A group of students and faculty sit around a table, unpacking their brown bag lunches and listening to one of two Clinical Professional Development Coordinators, Bernard Njuguna, introduce what he calls, “The best thing that ever happened to us students here.” The event is the Clinical Chat Hour, a monthly series devoted to addressing professional development issues in clinical psychology for the clinical students and faculty of the Department of Counseling, Clinical, and School Psychology (CCSP) at UC Santa Barbara’s Gevirtz School.
This most recent session, held on February 25, was titled “Sitting on the uncomfortable side of the couch: The benefits of seeking personal therapy during clinical training.” The panel included CCSP faculty, a CCSP student who was currently in therapy, and guests from UCSB’s Counseling and Psychological Services, Drs. Turi Honegger and Janet Osimo. The other Clinical Professional Development Coordinator, Candice Claiborne, roots the talk in research on the topic in a quick background briefing. As things proceed, it’s a very convivial atmosphere filled with give-and-take and not too much straight lecturing. The event ends on time with handouts providing information for student insurance to help cover the cost for therapy, and with certificates of appreciation being given to the two visitors who presented.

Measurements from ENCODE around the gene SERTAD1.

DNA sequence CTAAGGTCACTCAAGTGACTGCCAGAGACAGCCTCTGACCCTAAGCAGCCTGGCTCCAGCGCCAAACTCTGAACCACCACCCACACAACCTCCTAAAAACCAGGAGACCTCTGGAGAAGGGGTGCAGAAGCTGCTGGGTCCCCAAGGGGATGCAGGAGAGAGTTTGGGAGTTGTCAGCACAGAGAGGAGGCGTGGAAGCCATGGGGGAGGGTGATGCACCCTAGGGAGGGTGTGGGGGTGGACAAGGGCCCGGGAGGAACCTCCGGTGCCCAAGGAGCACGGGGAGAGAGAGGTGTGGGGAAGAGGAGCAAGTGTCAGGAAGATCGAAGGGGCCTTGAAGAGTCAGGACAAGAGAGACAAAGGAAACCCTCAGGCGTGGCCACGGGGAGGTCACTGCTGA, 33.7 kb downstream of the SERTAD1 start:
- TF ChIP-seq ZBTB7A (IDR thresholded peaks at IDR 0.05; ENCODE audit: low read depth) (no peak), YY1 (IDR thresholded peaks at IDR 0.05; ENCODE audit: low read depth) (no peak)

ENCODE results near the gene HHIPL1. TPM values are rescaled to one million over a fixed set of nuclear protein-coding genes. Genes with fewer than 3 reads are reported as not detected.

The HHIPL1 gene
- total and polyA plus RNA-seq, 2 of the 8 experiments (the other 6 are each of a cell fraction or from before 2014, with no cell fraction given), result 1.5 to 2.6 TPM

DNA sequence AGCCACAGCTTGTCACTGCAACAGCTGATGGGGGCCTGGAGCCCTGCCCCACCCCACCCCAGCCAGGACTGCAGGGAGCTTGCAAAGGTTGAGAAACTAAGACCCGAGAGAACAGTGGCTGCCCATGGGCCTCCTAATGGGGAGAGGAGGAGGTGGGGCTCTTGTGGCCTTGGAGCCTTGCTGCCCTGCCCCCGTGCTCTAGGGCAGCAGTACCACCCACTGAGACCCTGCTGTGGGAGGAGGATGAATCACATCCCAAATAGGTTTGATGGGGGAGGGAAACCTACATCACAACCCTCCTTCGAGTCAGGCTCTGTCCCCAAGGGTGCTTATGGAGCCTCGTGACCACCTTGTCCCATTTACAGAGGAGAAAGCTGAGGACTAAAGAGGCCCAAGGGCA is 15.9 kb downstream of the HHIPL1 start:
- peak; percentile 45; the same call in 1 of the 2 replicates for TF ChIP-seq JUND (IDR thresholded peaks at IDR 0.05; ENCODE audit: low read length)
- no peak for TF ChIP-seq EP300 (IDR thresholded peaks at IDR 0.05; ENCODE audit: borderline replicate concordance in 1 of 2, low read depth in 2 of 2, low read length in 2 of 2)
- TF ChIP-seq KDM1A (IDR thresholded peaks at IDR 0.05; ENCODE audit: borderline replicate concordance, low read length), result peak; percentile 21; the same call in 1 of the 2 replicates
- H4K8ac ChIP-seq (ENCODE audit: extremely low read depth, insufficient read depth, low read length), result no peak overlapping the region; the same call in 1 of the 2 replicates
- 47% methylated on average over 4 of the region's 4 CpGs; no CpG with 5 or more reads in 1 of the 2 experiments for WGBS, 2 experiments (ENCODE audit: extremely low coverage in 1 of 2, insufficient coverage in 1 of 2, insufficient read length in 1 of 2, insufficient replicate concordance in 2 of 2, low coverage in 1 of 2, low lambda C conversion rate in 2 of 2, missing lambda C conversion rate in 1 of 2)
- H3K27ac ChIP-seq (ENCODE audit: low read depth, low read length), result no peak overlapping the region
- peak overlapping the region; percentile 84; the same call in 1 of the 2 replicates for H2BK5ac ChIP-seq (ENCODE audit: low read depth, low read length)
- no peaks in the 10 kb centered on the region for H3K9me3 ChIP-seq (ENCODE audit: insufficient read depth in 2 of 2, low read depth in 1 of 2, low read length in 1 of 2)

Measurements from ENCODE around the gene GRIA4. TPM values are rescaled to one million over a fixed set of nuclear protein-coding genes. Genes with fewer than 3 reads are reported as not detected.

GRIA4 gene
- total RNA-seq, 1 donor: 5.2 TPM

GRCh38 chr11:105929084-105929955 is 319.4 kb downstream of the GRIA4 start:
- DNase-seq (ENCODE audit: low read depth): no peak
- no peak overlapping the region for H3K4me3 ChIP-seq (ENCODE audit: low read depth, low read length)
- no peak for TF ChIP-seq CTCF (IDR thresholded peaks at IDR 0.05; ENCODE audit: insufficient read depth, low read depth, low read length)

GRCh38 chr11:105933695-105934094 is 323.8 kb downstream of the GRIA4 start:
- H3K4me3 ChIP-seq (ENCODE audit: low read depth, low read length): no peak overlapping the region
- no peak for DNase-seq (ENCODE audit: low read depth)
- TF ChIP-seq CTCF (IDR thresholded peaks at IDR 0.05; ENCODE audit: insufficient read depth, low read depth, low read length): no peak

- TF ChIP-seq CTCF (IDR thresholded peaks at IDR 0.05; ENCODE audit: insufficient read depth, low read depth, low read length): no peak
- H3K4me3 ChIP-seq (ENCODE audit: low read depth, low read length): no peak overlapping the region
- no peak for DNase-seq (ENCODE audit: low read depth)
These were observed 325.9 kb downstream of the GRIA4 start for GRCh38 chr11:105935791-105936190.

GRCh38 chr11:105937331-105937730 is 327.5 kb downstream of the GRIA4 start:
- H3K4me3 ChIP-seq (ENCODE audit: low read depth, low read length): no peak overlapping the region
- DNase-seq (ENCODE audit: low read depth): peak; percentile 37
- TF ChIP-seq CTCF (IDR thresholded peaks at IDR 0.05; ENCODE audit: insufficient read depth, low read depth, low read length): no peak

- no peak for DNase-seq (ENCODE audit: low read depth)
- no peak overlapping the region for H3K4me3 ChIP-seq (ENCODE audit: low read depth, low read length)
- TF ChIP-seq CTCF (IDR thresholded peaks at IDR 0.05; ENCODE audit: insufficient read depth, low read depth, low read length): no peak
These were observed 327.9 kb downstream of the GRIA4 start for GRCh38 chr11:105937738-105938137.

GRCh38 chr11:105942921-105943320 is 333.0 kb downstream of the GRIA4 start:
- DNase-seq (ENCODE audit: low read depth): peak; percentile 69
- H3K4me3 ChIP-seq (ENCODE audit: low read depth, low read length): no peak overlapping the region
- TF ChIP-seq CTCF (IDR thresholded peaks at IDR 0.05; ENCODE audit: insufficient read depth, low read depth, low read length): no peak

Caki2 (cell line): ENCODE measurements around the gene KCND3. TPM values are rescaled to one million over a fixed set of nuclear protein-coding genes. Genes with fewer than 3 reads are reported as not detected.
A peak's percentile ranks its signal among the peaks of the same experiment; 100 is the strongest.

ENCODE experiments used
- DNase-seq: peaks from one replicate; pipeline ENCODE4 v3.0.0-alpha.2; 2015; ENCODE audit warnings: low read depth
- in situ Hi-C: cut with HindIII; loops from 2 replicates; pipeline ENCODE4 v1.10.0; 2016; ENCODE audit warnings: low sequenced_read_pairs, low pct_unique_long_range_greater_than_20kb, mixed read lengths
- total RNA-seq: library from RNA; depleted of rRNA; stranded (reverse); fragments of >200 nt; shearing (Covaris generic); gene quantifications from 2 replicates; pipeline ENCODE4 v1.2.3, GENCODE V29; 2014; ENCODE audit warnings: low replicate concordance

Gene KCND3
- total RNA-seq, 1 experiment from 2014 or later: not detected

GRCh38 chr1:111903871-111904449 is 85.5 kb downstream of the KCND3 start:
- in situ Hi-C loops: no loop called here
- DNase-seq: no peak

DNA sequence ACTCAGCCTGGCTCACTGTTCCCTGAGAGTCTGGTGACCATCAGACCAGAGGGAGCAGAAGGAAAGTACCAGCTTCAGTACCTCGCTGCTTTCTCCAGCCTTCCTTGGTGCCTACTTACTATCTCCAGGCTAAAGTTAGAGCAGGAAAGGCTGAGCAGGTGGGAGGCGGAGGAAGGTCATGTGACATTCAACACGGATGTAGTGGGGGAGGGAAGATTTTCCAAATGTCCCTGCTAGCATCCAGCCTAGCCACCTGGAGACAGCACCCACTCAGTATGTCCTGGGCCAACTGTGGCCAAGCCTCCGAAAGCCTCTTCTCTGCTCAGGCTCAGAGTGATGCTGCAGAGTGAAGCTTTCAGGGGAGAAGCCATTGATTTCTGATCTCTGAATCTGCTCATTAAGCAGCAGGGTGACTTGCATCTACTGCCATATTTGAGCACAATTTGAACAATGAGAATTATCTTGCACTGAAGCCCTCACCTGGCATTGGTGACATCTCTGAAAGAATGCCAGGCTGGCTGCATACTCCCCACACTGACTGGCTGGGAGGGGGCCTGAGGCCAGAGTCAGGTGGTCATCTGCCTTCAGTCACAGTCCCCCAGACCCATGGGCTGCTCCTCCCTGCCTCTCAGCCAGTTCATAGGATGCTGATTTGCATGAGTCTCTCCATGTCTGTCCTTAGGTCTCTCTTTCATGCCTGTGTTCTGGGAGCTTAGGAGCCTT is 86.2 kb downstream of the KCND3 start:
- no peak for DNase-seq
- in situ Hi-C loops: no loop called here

Clinical Chat Hour provides an educative experience that goes beyond the fundamental knowledge taught in classrooms,” Claiborne says after the event. “Our objective is to help prepare doctoral students with the appropriate resources to be successful in professional psychology.”
The remaining schedule (all meetings are held in ED 4108 from 12 noon – 12:50 pm):
March 18, 2013
Workshop: “How to prepare your research for publication”
April 22, 2013
“Overcoming graduate school hurdles: How to minimize and manage stress provoked by
qualifying exams and the internship process”
May 27, 2013
“Those who can do ALSO teach: Learn about different models of being a professor”
The Department of Counseling, Clinical, and School Psychology is accredited by the American Psychological Association for the Ph.D. in the areas of counseling, clinical, and school psychology. In addition, the School Psychology specialization offers an M.Ed. and a pupil personnel services credential that is approved by the California Commission on Teacher Credentialing and the National Association of School Psychologists. The CCSP Department adheres to a scientist-practitioner training model. Primary emphasis is placed on developing knowledge and skills that inform applied psychology research and practice. Graduates enter academic and other leadership roles in professional psychology.
[Candice Claiborne and Bernard Njuguna are available for interviews; contact George Yatchisin at 805 893 5789]
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